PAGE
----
Talking to Your Doctor: A Guide for Patients

Imagine I ask myself the question: which doctor do I see this week?

Witchdoctor or which doctor? Genius, God, or man?


I have no fatal conditions, so don’t worry. But since I’ve known quite a few MDs as a colleague, friend, or patient, here is some advice about how to ready yourself for your next medical visit.


This applies in particular if you will be meeting a specialist. These suggestions are also the product of the numerous comments from my own clients about their experience with the healing arts.

PREPARE: Make a list of your symptoms and medications; consult reputable websites like Mayo Clinic, but do not make yourself crazy with conspiracies or every worst-case possibility. Think about questions you’d like answered.

YOU ARE NOT A HOSTAGE: Don’t be intimidated. God neither wears a white coat nor uses a stethoscope. The MD is a human being. Use your session efficiently, but you are entitled to time. You (or your insurer) will pay for the service.

TAKE NOTES:  Perhaps bring someone along who can verify what you heard, ask questions you don’t think of, and offer his impression of the expert.  

COLLABORATION: Choose a primary care physician (also called an internist) if you are without one. He should come to know you better than a specialist, possess a wide knowledge of the field, and provide insight into advice from fellow MDs. If you see this person yearly, a collaborative relationship should develop.

THE DOCTOR’S STAFF: Take a measure of the people employed by the individual in charge. Their listening skills, competence, thoroughness, and kindness often reflect the qualities of their superior.

TREATMENT CHOICES: At some point in the visit, the doc should indicate what comes next. He might order tests or a consultation with a colleague. Perhaps medication will be prescribed or a procedure involving the examination of an internal organ. Maybe surgery.

If he does not mention alternatives (say, watchful waiting, drugs, or another approach), ask what else might be done. Speak if you wish to hear more about each method. Request printed literature, as well. These days, previously extreme interventions sometimes involve only small incisions, minimal time in a clinical setting, and rapid recovery.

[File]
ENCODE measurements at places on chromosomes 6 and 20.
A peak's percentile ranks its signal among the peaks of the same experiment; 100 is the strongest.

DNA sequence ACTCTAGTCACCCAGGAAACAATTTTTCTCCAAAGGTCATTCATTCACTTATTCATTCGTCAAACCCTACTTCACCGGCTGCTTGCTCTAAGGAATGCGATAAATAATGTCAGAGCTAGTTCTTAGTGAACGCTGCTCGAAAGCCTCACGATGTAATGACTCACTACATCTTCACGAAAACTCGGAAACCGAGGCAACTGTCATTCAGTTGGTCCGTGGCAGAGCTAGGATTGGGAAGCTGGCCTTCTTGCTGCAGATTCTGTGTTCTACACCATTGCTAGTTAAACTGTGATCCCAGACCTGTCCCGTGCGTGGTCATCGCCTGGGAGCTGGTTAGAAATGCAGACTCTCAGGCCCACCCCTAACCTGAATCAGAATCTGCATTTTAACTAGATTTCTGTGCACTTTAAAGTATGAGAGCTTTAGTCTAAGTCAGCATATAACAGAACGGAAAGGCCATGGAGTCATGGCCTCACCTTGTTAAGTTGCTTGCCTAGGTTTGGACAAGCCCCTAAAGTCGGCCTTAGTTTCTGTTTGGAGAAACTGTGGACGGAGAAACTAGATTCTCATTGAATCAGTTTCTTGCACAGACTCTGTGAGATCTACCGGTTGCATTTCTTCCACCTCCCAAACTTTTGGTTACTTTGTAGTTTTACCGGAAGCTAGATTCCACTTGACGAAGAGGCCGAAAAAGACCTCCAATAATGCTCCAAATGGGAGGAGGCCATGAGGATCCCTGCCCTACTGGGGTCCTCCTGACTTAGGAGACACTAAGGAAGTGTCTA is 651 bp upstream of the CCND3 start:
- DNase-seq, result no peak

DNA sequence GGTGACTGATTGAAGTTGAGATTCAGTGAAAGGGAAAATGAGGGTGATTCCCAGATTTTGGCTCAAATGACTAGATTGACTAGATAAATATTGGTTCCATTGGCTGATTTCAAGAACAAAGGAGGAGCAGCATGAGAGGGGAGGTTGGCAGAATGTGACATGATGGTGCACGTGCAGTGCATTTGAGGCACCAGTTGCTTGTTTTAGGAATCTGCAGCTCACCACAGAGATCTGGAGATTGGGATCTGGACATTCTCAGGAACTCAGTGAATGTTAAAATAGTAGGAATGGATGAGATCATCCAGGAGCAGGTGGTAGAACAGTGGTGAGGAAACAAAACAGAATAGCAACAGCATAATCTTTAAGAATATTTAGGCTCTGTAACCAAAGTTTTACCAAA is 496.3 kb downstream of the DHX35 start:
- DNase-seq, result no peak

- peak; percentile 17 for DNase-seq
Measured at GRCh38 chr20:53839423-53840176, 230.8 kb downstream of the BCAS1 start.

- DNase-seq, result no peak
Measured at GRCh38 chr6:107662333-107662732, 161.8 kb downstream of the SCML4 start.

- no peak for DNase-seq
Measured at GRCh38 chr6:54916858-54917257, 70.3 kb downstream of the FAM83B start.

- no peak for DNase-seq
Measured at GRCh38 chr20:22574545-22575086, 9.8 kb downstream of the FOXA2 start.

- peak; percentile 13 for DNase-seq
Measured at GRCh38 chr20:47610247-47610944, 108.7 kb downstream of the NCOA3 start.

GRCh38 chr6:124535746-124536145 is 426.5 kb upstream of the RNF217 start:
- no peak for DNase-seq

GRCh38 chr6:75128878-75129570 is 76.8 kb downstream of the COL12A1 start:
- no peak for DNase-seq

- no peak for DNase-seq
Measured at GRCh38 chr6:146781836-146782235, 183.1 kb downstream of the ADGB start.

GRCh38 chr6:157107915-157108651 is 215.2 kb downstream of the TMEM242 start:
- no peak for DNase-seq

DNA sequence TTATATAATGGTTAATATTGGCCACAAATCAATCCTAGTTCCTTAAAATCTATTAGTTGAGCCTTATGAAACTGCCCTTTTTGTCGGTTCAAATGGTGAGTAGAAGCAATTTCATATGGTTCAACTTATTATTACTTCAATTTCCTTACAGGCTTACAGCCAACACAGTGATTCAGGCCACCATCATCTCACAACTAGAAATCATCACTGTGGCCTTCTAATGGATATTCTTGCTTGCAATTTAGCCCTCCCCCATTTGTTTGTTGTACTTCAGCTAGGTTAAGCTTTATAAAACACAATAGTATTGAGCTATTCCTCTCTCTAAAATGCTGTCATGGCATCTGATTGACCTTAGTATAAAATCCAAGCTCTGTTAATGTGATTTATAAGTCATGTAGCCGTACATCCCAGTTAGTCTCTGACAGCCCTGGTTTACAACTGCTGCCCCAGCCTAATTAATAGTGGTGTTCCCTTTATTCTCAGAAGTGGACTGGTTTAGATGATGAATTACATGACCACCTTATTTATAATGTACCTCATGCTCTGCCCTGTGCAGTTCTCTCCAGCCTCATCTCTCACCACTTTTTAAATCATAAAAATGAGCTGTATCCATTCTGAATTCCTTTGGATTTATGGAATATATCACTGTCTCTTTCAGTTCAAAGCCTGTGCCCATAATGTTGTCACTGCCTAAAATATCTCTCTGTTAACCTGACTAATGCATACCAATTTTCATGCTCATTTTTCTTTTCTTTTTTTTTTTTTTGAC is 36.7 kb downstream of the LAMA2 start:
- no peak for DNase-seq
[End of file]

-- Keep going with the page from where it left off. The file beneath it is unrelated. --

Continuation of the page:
COMMUNICATION ISSUES: If you don’t understand some of the words or names the authority uses, tell him so and ask for language easier for someone not trained in his field. Feel free to slow him down.

The doc might recommend a more than ordinary therapeutic approach. Some will offer possibilities and take a collaborative attitude, wishing not to impose a decision. The following question can be useful: if you were making a recommendation to a loved one, what would you suggest?

Short of an emergency, not everything needs to be determined the same day. Doing your own homework, obtaining a second opinion, and finding time to catch your breath don’t necessitate anyone’s permission.

SURGERY: The expert could say something like, “The two surgeries I perform are X and Y.” Inquire whether there are others and create a conversation about pros and cons.

Seek details. Become informed about potential side effects and their likelihood in percentages, the necessity of hospitalization, and possible rehabilitation afterward (knee replacement often demands this).

Ask how many times the doc has performed the procedure. Consider his age. Not everyone retains undiminished fine motor skills forever. Find out how many such surgeries are done at the hospital where he practices compared to other healthcare centers. The more, the better. Investigate institutional rankings for the particular intervention or treatment you will receive.

If your surgery requires fasting beginning on the evening before, that fact might influence what time you prefer the appointment — probably early if you can get it.

Take a look at any record of legal action claiming malpractice by the MD or the hospital and its employees. Such information should be available on state websites.

PERSONALITIES AND SURGEONS. Doctors need confidence, with surgeons at the top of the list of those needy of the characteristic. You don’t want an uncertain person guiding the manipulation or invasion of your body. Don’t be surprised at the absence of a tender bedside manner.

Why? Even psychotherapists maintain a therapeutic distance from their patients. Surgeons often go further in this direction. They mustn’t feel the full weight or dread of what they are engaged in while in a surgical theater. My encounters with this gifted group have included both the cold and the more approachable variety of humanity.


LEGAL FORMS: Your signature will be desired in many places. The documents detail risks, your rights, who can receive information about your condition, etc.


Medical facilities often employ physicians in training. Ask yourself the degree to which you desire care from these (typically bright and talented) younger people. Doctors must gain this experience to become skilled. For you, however, the question is, do you want the lady or man who performed 2000 procedures or 10?